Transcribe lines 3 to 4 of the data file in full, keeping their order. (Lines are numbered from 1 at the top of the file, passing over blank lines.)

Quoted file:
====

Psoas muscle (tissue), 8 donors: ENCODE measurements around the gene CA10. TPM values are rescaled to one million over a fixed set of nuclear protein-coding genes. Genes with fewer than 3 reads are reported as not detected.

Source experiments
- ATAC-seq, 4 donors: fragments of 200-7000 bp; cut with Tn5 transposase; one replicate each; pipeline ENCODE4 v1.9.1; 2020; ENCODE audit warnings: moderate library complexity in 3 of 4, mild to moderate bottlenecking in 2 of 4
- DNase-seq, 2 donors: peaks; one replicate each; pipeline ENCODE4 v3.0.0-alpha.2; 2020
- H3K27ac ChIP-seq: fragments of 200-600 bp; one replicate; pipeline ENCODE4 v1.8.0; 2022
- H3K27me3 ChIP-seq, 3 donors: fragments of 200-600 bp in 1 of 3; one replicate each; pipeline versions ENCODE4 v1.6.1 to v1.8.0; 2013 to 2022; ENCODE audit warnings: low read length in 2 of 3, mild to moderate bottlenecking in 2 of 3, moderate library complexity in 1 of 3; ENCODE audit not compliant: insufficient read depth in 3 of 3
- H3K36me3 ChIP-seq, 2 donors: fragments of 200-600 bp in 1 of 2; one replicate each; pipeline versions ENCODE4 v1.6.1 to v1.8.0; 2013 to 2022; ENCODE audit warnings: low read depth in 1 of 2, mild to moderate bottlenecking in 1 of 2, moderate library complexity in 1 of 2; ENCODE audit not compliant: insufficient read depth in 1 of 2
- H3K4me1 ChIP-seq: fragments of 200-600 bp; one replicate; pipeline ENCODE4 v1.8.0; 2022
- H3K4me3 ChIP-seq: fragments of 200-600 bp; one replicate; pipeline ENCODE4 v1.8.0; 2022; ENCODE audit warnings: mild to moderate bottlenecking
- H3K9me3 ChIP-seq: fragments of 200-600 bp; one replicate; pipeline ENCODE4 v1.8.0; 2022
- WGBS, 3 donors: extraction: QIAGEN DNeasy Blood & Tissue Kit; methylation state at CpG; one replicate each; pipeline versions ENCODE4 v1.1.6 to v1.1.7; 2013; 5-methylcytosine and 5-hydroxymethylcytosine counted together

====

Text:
- ATAC-seq, 4 donors: fragments of 200-7000 bp; cut with Tn5 transposase; one replicate each; pipeline ENCODE4 v1.9.1; 2020; ENCODE audit warnings: moderate library complexity in 3 of 4, mild to moderate bottlenecking in 2 of 4
- DNase-seq, 2 donors: peaks; one replicate each; pipeline ENCODE4 v3.0.0-alpha.2; 2020